My uncle once told me that one of the most popular Hausa singers, Shata, narrated in one of his [songs] titled “SHATA BAKON AMERICA” with his melodious voice that, “BASU DA ADDINI IRIN NAMU SAI DAI TSARE DOKOKIN UBANGIJI.” (Americas have no religion of Islam but they abide by its rules and regulations.)
As I was reading the column of Farooq, I had to wake up and set a special prayer for [him] because of his tremendous work done on this issue. May Allah reward you and your family with the greatest paradise, that is, FIRDAUSI, close to the noble Prophet (SAW). You like it, don’t you? (You smile and laugh).
Abdullahi Yusuf" (firstname.lastname@example.org).
Thanks for your prayers, Abdullahi.
A misrepresented America?
Since your debut in the Weekly Trust, I have always found your articles informative, rewarding and interesting. Your series under reference in which you portrayed your host country as a paragon of morality and rectitude is quite curious when juxtaposed with what is said on America by Americans or by those who knew America better (with due respect).
Alistair Cooke, the BBC reporter who covered America for 50 years, has this to say: “In America the race is on between its vitality and decadence, and it has lots of both”.
More specifically, the televangelist, Jimmy Swaggers, in his book titled Alcohol, as quoted by Ahmed Deedat, says there are 11 million drunkards in the US [and] 44 million SOCIAL DRINKERS. Like a good Muslim [Deedat] says he doesn’t see the difference between the two.
There is no room for a nip or a tot in the house of Islam. One-third of white children are illegitimate; two-thirds of black children are illegitimate. Blacks, only 11% of [the] population, constitute 51% of prison inmates. Perhaps it's because moral standards differ that you found American society morally sound.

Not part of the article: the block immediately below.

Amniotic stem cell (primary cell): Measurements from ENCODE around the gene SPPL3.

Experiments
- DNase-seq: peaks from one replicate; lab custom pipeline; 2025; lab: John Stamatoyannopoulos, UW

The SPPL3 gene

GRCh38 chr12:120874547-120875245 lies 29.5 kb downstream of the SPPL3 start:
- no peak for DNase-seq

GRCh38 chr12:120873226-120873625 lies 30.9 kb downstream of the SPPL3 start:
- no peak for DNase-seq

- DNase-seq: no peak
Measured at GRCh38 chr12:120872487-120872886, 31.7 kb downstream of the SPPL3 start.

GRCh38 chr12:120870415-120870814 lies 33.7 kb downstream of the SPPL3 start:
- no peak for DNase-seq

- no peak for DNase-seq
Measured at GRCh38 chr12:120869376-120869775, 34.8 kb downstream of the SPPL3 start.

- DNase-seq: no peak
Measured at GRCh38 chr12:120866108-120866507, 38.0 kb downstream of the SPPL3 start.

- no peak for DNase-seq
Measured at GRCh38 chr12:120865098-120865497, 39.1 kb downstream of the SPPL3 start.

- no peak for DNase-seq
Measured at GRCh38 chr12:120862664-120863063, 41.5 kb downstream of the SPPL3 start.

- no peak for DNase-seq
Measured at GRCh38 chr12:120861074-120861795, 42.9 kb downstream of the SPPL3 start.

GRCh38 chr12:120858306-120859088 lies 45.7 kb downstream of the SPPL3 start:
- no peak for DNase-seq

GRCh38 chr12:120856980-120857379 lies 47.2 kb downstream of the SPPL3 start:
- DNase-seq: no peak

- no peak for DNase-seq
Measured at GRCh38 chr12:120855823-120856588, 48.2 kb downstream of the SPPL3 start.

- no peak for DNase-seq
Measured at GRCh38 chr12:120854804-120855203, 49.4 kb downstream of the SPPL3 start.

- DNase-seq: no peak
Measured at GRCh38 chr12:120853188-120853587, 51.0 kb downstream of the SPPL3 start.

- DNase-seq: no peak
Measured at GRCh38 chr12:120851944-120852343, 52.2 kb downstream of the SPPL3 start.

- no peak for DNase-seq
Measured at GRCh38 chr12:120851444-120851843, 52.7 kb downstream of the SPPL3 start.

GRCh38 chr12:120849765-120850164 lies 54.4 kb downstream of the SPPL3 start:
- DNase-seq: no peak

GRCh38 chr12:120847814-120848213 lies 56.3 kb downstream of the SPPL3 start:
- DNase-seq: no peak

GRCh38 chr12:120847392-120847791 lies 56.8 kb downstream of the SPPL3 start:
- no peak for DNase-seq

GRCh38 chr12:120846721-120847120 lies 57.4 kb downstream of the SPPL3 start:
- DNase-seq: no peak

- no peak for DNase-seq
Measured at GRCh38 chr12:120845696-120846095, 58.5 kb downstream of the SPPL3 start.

You are judging not by your Islamic standards but by the white man’s yardstick, e.g., fornication is not a crime; as long as it's consensual one can have sex with whomsoever he likes, wherever he likes, as frequently as he likes, etc provided one has attained the age of consent.
A morally sound society any where is a thing of joy to me, but not a misrepresented one. I’m willing to learn more. Hope I have not bored you. Thank you. Apologies for my disregard for conventions of writing e.g. mechanics since you said you are a linguistic activist of sorts. Allah ya kiyaye ka.
Abdulrahman Muhammad ,ABU Zaria (email@example.com).
Thanks for your mail, and for the observations you have raised about my appraisal of the moral landscape in the United States. But, you see, after all is said and done, all autobiographical narratives, by which I mean travelogues, memoirs, etc, are essentially subjective and selective impressions and recollections of people’s experiences. Mine is not different.
Having said that, I want to point out that I have not set out to “deodorize” the American society. I have no reason to do so. I only wanted to show that in spite of appearances to the contrary, America is not nearly the moral cesspool it has been cracked up to be by popular accounts.
But I pointed out that the society is not morally pristine either. I didn’t say that people don’t drink alcohol here; I only said that they have to be 21 years old before they can legally drink. People have to present government-issued ID cards every single time they want to buy beer anywhere!
To your statistics. The United States has a population of almost 300 million. If only about 50 million drink alcohol, what does that tell you? You may be shocked to hear the statistics of other nations, including ours, which make public pretences to righteousness.
But you’re right that I’m not judging the society from strictly Islamic moral standards.
Thanks for your column
How is the USA? Hope all is fine. I just write to thank you for your weekly column. In fact, it always keeps my weekend alive. Whenever I'm reading your articles, I always feel like hearing the voice of the late Alaister Cook of the BBC World in his famous programme "Letter from America".
Muhammad Sani Liman, Yola- Nigeria (firstname.lastname@example.org)